Found the training sequences to be more formidable – jogging and push-up scenes far outnumber fight scenes. Also fight scenes pretty much just amount to change clothes, get in ring, Jab 1, Jab 2, pose, kick, grab head, someone gets knocked out. I agree with you that Kevin had no need to be serious but I still feel bad for the real martial artist extras who got hoodwinked into thinking this was serious boxing display.

  3. On …errr..relationships:

    I tried to keep things light by telling myself Katy Kung is there solely to get back at Tong Bun Sin for screwing over her family back in Guangzhou. You just don’t remember her because she was 15 yr old teenager and now she is 20 yr mistress type back for REVENGE!

    Bobo’s death completely necessary for Buddy’s “change” or he will forever be unemployed and never learn how to babysit his daughter. Natalie’s murder got sympathy points in Other Truth, why not here?

    Power loves Nancy loves Kevin (11) loves Selina who is also loved by Edwin.

    Power is a ambitious controlling pyscho, why do they still make it a possibility that Nancy and Power could be a “thing” when he gets out of jail???

    I was also wincing when they used Edwin’s suicide as Selena’s out for the marriage instead of simple divorce. (unspoken TVB writer rules: divorce = bad family image; and death to release someone = unselfish love??) But after all that they give Selena a second out by having a brain degenerative disease to wipe out her guilt of Edwin.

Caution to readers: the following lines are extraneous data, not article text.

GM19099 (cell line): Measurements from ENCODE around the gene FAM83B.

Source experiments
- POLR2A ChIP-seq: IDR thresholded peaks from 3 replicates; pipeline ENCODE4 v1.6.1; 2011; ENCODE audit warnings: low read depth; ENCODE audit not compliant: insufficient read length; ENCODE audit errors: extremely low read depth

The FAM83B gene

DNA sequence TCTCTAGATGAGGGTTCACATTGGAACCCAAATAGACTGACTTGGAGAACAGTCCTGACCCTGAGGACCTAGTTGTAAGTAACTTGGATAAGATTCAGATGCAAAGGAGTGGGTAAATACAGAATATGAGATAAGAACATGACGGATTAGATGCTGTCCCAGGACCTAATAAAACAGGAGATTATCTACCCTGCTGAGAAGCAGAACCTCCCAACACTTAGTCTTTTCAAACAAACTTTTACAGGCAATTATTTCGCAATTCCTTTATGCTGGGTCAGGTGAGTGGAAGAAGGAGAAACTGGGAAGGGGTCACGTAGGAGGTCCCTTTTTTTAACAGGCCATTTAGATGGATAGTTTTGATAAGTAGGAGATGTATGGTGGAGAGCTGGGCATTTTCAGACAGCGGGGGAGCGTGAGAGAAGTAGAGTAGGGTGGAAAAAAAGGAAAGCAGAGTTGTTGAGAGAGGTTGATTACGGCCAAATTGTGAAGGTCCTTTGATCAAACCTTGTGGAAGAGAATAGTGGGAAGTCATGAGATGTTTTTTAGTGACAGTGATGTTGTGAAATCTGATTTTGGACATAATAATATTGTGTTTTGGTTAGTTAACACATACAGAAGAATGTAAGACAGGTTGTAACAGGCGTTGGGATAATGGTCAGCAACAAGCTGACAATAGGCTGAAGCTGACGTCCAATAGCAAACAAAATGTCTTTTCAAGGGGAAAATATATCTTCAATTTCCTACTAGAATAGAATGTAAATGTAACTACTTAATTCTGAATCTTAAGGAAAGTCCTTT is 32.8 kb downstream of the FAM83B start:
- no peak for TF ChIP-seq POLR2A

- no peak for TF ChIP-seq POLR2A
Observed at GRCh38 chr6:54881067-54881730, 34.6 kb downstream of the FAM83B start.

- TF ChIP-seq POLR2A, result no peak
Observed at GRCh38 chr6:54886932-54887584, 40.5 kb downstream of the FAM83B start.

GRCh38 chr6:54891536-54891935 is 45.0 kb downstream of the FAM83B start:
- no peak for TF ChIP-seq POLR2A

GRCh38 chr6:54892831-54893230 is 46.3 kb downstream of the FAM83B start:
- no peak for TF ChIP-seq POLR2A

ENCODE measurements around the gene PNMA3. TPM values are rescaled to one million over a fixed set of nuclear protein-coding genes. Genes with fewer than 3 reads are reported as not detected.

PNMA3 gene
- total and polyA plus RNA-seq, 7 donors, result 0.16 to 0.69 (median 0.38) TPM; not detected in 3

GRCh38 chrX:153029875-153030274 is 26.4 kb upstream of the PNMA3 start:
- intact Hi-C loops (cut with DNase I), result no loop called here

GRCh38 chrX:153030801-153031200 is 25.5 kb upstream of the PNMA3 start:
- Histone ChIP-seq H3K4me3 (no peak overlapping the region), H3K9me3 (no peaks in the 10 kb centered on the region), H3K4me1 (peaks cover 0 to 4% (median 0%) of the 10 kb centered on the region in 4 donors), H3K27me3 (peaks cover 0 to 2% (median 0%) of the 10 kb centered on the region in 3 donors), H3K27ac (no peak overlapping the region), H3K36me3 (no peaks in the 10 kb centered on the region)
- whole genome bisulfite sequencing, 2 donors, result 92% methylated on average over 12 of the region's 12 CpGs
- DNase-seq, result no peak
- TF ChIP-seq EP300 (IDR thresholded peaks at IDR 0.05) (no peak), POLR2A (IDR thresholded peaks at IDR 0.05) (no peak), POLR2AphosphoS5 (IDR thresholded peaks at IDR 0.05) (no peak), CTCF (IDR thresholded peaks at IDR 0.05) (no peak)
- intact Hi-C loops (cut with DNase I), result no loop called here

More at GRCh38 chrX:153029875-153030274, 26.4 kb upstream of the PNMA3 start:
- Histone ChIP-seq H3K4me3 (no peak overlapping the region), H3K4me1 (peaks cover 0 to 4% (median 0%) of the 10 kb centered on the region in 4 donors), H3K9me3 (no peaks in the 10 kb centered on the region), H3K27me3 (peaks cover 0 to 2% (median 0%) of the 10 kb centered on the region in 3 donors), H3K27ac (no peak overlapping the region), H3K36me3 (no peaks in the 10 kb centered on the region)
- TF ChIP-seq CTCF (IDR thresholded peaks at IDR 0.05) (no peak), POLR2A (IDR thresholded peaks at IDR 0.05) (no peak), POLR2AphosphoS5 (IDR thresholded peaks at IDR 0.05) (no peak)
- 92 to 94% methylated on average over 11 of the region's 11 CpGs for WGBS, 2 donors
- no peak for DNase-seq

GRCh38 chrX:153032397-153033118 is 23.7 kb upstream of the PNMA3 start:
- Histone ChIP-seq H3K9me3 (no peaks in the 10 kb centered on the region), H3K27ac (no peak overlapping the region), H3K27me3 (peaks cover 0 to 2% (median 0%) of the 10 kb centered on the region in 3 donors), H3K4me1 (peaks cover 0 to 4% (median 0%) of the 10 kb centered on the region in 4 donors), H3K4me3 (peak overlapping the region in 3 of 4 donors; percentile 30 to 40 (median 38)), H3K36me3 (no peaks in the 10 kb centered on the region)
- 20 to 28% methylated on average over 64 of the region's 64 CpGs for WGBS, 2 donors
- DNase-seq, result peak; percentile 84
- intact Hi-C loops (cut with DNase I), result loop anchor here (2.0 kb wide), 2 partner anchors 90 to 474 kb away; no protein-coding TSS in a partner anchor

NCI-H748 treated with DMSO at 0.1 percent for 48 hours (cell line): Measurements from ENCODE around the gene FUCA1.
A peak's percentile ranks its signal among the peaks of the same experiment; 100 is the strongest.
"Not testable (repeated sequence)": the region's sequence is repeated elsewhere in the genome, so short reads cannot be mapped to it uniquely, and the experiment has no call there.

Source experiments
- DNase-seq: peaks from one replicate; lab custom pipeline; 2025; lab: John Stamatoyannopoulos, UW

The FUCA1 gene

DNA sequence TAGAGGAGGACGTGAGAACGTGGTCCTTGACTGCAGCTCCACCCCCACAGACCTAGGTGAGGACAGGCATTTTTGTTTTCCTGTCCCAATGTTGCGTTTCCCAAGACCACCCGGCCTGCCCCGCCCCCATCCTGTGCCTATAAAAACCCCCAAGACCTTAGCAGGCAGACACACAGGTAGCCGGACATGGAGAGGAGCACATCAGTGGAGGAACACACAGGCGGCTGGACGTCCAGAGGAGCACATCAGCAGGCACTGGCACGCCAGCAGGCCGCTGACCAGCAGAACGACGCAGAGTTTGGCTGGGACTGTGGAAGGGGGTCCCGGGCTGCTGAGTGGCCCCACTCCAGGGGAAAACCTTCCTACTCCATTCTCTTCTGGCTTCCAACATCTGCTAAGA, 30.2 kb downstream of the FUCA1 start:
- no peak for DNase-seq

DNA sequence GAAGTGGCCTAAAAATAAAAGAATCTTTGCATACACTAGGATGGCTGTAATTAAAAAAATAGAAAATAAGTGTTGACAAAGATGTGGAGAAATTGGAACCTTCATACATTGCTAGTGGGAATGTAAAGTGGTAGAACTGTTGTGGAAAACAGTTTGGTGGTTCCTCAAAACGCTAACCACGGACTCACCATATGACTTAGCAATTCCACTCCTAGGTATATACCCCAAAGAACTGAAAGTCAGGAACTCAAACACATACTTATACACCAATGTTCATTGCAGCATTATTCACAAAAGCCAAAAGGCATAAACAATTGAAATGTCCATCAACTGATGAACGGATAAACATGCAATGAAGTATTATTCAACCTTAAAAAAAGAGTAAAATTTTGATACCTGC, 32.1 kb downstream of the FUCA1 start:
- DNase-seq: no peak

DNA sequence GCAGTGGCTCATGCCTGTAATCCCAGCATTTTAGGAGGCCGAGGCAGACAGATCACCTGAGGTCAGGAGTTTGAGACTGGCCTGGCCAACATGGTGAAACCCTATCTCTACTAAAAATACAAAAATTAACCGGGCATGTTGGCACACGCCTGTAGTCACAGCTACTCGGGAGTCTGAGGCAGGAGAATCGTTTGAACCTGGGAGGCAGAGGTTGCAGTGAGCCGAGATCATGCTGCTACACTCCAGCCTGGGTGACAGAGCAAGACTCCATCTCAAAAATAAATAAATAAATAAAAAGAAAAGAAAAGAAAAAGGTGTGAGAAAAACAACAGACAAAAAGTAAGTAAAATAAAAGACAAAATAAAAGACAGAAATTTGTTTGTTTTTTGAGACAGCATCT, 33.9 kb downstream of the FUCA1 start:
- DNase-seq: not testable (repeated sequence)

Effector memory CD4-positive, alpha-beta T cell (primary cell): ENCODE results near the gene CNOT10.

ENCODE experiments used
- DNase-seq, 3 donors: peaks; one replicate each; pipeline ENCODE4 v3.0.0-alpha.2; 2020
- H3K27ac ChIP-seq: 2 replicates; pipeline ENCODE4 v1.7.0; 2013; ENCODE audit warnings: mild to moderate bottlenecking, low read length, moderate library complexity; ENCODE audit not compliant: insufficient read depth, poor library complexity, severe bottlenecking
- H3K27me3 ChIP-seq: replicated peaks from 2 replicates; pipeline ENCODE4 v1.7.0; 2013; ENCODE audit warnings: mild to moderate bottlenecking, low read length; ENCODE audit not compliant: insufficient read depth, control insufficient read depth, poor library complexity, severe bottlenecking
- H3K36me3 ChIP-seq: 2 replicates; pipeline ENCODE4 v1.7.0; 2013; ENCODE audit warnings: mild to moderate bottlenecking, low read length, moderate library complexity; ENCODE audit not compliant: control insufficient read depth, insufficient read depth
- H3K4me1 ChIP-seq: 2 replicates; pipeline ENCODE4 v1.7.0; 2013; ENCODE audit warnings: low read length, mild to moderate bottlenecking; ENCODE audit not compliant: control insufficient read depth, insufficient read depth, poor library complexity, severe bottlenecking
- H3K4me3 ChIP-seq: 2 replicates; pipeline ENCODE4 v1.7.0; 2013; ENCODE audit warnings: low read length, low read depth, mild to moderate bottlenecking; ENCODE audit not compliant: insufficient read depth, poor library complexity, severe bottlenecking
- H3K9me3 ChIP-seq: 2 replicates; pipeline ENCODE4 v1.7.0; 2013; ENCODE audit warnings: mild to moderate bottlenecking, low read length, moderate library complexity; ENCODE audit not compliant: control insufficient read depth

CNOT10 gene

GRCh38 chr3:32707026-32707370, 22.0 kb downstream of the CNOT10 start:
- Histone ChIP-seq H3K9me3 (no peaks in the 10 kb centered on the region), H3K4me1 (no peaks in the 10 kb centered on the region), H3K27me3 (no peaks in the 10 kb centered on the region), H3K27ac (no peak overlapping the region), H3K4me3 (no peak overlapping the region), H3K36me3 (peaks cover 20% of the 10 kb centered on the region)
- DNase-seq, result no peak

1. I was hoping Kevin and Nancy might develop instead. Since 11 ridiculously pushed Donna to marry Edward, he should’ve let her go.

      But I think Donna did try to commit herself to her husband. It would’ve been too cruel to divorce him after he became paralyzed. He probably would’ve died naturally due to his body breaking down anyway. Using early onset dementia as a plot device was so unnecessary.

      Oh well, at least everyone looked good in the series.

  4. “Do you really believe a bunch of Hong Kong low wage writers in some backwater broadcasting station could write a decent story about Muay Thai? *Turns face and giggles*”